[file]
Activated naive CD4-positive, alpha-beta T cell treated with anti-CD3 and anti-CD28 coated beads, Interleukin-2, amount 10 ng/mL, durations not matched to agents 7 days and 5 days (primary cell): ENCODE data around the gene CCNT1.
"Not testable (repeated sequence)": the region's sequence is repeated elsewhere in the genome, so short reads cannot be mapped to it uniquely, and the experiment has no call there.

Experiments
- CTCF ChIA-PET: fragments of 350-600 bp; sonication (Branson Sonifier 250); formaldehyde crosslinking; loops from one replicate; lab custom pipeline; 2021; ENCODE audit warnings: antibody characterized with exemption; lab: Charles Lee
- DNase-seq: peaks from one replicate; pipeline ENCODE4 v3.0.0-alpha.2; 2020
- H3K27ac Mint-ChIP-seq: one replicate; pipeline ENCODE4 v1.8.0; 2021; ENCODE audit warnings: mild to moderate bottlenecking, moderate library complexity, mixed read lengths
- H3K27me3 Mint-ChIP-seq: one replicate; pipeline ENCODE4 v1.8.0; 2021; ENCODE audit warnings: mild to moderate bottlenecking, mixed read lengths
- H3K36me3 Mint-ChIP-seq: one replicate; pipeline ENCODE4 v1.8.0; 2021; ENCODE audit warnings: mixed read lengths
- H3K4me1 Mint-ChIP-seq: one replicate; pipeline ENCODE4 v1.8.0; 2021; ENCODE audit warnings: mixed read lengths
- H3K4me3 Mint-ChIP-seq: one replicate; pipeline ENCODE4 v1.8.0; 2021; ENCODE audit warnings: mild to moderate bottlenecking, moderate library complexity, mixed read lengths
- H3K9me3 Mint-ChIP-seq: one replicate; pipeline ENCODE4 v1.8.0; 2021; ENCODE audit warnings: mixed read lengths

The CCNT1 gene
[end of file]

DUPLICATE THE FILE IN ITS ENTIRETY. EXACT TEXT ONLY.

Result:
Activated naive CD4-positive, alpha-beta T cell treated with anti-CD3 and anti-CD28 coated beads, Interleukin-2, amount 10 ng/mL, durations not matched to agents 7 days and 5 days (primary cell): ENCODE data around the gene CCNT1.
"Not testable (repeated sequence)": the region's sequence is repeated elsewhere in the genome, so short reads cannot be mapped to it uniquely, and the experiment has no call there.

Experiments
- CTCF ChIA-PET: fragments of 350-600 bp; sonication (Branson Sonifier 250); formaldehyde crosslinking; loops from one replicate; lab custom pipeline; 2021; ENCODE audit warnings: antibody characterized with exemption; lab: Charles Lee
- DNase-seq: peaks from one replicate; pipeline ENCODE4 v3.0.0-alpha.2; 2020
- H3K27ac Mint-ChIP-seq: one replicate; pipeline ENCODE4 v1.8.0; 2021; ENCODE audit warnings: mild to moderate bottlenecking, moderate library complexity, mixed read lengths
- H3K27me3 Mint-ChIP-seq: one replicate; pipeline ENCODE4 v1.8.0; 2021; ENCODE audit warnings: mild to moderate bottlenecking, mixed read lengths
- H3K36me3 Mint-ChIP-seq: one replicate; pipeline ENCODE4 v1.8.0; 2021; ENCODE audit warnings: mixed read lengths
- H3K4me1 Mint-ChIP-seq: one replicate; pipeline ENCODE4 v1.8.0; 2021; ENCODE audit warnings: mixed read lengths
- H3K4me3 Mint-ChIP-seq: one replicate; pipeline ENCODE4 v1.8.0; 2021; ENCODE audit warnings: mild to moderate bottlenecking, moderate library complexity, mixed read lengths
- H3K9me3 Mint-ChIP-seq: one replicate; pipeline ENCODE4 v1.8.0; 2021; ENCODE audit warnings: mixed read lengths

The CCNT1 gene